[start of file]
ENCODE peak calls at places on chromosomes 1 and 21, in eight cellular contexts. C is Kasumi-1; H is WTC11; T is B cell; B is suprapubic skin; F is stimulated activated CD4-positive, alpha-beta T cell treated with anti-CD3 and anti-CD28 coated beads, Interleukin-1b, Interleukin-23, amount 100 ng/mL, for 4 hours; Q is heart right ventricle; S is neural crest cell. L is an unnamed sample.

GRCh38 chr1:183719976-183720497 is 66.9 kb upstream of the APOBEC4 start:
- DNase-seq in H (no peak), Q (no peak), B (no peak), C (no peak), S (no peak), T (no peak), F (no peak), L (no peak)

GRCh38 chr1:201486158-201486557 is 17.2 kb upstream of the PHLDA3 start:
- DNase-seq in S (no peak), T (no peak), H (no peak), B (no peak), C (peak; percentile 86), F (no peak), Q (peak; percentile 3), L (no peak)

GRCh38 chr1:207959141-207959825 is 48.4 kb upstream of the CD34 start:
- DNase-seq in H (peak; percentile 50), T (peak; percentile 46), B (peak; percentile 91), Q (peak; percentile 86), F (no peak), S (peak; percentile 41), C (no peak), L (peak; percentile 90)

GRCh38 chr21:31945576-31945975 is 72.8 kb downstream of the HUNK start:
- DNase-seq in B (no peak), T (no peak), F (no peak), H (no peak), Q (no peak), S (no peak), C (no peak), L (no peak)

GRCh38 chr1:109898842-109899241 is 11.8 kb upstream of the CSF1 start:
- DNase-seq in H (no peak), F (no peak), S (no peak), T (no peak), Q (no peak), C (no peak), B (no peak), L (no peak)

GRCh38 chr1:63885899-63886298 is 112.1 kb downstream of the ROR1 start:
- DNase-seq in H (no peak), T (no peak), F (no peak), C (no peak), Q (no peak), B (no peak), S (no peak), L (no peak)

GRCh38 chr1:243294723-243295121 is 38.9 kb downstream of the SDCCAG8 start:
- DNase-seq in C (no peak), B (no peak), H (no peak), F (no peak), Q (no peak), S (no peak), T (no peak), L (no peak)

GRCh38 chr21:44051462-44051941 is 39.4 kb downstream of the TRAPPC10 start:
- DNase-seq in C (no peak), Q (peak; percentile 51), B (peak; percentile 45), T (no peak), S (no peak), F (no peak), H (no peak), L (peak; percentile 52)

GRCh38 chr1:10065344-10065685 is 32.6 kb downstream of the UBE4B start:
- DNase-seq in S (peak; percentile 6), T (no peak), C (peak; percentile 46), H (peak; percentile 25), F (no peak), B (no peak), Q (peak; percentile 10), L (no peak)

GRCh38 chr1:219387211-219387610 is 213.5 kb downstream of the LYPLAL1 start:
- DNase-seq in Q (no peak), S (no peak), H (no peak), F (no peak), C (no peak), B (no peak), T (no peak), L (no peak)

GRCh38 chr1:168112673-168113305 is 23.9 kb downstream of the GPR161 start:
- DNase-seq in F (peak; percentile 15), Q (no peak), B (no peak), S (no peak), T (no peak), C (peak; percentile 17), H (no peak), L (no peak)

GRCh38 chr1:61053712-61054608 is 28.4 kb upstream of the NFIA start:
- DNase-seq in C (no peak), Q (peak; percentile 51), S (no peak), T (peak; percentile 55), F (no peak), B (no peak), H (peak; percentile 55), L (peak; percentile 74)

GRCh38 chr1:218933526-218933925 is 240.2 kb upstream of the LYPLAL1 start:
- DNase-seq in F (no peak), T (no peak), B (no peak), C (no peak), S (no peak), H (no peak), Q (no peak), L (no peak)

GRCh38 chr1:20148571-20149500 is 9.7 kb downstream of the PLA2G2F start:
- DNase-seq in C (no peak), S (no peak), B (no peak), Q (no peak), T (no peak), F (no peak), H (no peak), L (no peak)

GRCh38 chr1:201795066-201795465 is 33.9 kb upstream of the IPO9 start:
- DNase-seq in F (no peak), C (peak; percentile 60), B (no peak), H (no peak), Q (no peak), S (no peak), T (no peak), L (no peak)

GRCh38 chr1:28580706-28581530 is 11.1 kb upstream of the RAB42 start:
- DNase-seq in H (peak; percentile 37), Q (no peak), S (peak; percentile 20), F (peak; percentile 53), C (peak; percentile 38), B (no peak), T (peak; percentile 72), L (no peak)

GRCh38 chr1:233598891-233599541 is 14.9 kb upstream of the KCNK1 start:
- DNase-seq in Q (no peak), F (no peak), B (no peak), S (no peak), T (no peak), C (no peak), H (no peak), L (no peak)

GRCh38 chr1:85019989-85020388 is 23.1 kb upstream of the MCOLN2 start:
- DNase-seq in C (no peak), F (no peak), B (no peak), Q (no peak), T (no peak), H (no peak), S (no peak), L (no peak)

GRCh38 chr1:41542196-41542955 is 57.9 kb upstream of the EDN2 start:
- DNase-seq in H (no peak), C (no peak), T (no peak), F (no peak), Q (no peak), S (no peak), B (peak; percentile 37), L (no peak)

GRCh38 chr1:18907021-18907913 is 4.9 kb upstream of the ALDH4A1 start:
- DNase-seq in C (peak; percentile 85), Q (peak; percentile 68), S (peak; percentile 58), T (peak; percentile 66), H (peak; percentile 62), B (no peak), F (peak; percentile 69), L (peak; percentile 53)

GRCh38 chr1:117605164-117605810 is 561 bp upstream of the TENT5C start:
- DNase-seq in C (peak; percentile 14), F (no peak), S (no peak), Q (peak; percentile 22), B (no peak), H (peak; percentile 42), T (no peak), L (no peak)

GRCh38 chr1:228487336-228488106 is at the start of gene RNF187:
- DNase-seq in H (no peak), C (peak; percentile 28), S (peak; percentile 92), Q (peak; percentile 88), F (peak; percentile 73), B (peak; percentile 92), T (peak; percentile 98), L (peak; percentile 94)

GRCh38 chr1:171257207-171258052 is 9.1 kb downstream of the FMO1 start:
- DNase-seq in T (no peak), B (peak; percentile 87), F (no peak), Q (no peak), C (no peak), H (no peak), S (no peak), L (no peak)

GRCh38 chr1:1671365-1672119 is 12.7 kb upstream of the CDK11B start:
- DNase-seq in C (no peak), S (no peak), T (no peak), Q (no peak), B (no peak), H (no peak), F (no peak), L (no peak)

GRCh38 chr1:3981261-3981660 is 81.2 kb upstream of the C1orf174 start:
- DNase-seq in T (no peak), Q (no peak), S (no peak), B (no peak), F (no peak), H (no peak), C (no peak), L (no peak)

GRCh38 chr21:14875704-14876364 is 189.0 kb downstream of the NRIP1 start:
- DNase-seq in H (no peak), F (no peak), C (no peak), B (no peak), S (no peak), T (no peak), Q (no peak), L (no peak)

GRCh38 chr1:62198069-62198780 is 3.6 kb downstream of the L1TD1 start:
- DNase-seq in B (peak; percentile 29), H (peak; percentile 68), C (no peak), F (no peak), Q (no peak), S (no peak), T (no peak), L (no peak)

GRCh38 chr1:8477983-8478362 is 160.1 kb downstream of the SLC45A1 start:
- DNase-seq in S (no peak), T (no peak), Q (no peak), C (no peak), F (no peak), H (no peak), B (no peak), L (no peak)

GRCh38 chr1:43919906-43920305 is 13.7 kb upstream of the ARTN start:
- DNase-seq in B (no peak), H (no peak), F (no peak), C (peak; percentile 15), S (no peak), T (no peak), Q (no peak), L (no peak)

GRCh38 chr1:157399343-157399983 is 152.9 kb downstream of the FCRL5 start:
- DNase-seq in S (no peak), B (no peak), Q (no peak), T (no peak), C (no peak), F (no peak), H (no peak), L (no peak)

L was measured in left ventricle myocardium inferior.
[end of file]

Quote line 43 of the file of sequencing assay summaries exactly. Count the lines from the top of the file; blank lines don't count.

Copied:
- DNase-seq in C (peak; percentile 14), F (no peak), S (no peak), Q (peak; percentile 22), B (no peak), H (peak; percentile 42), T (no peak), L (no peak)